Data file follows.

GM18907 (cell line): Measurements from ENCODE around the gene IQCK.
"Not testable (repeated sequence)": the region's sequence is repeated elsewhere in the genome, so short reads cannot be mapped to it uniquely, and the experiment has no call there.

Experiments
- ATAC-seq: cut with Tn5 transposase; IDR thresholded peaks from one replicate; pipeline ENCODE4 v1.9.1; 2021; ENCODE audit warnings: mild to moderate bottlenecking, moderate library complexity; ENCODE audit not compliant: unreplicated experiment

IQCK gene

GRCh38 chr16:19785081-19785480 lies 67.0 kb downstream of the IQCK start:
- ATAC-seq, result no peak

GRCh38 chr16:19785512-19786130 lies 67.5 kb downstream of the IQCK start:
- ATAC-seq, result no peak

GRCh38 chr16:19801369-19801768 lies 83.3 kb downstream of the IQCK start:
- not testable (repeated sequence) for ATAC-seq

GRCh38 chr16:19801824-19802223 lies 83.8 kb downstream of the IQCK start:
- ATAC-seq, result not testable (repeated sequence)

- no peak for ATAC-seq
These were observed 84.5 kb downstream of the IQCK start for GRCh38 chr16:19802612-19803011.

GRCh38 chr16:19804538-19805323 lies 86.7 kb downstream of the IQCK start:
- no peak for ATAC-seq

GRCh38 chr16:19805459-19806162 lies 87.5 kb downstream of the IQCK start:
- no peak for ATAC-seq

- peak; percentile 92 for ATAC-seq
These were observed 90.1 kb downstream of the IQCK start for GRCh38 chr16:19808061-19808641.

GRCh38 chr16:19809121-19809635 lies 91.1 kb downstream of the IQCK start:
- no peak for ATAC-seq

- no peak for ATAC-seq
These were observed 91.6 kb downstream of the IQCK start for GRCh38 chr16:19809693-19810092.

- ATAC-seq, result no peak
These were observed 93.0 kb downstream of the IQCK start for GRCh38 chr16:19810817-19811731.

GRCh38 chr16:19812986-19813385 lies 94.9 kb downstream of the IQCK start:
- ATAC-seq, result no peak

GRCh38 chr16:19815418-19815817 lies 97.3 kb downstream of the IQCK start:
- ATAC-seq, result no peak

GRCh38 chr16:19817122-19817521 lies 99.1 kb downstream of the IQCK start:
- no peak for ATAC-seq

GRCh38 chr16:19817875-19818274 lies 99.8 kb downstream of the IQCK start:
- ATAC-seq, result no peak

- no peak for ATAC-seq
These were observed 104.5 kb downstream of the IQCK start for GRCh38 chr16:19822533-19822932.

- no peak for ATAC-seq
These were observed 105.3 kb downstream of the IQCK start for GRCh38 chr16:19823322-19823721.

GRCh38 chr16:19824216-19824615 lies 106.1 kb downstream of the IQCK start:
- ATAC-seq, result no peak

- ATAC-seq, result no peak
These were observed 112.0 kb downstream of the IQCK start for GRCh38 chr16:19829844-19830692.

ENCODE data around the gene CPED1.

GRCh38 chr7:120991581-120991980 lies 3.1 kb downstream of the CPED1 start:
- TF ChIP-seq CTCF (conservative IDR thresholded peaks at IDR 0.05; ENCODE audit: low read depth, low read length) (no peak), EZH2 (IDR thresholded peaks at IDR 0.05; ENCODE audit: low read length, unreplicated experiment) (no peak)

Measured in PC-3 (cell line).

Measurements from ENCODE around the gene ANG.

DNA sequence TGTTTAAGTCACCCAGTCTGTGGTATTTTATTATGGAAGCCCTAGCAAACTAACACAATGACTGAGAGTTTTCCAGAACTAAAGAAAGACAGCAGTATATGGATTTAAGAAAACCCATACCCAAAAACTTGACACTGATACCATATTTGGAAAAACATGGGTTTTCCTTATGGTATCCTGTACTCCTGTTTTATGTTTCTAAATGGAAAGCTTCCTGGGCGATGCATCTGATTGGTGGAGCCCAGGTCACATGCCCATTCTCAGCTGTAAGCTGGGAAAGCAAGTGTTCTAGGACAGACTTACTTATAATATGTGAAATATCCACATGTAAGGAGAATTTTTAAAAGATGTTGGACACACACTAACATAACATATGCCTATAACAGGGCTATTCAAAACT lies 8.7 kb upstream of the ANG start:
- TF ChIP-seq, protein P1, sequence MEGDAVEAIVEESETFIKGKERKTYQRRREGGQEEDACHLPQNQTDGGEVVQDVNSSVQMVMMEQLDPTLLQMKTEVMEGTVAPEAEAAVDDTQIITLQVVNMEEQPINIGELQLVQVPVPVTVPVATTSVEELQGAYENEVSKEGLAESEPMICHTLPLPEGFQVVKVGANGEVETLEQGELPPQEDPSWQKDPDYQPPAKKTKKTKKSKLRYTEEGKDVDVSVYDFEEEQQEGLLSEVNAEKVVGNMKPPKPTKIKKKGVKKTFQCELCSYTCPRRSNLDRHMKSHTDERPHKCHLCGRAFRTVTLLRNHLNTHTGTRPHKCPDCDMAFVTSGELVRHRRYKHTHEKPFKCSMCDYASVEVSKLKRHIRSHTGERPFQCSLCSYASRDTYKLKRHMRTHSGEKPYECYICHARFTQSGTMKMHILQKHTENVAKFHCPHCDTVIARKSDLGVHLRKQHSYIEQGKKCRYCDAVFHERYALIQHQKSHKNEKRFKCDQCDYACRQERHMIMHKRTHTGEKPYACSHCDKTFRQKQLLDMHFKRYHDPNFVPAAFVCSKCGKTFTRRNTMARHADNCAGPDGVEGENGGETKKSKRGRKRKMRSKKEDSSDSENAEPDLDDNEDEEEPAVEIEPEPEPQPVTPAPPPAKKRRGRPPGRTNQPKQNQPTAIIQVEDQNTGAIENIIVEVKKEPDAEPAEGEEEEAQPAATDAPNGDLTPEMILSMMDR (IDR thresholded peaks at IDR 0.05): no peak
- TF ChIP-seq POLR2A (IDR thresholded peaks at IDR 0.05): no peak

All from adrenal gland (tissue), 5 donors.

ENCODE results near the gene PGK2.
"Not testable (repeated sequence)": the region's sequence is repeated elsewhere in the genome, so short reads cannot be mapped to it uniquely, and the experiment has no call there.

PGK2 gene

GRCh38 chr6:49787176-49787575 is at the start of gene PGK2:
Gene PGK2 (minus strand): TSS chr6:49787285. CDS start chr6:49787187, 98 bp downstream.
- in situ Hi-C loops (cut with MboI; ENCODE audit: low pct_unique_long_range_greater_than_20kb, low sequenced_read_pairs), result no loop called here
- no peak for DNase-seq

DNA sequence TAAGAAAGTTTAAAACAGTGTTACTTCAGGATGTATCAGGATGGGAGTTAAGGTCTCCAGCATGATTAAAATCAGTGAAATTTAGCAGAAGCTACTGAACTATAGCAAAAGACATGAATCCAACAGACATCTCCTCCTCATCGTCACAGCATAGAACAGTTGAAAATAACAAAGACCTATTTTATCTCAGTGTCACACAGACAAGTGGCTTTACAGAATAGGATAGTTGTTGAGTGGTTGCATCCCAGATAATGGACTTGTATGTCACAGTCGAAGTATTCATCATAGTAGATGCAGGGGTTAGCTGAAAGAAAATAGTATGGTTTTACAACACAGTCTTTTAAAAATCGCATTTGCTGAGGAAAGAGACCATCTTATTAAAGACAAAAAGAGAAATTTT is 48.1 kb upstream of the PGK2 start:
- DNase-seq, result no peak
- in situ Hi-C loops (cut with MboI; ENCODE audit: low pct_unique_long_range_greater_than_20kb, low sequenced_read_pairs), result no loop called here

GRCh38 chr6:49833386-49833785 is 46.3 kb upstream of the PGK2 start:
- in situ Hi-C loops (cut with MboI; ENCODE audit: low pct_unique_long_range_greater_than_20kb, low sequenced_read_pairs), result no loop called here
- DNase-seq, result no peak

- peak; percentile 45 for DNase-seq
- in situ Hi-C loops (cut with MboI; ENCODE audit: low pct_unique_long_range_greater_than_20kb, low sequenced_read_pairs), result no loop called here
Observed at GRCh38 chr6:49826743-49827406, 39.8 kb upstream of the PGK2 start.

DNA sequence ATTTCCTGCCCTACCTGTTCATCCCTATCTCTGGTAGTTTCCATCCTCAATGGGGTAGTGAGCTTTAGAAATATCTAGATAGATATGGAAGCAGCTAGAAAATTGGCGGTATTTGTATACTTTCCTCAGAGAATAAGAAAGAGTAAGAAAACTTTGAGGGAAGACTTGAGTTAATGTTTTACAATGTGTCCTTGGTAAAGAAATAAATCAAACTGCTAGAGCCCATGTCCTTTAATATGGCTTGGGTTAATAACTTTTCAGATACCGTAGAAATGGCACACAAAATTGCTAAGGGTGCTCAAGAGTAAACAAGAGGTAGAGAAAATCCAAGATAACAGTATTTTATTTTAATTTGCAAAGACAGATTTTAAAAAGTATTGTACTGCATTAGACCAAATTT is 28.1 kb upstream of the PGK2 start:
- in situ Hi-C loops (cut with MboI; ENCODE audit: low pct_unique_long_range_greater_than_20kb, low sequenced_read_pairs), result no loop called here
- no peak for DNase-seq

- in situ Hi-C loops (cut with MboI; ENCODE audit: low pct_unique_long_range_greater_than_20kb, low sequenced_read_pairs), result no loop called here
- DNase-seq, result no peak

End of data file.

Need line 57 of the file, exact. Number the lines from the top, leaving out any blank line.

Gene PGK2 (minus strand): TSS chr6:49787285. CDS start chr6:49787187, 98 bp downstream.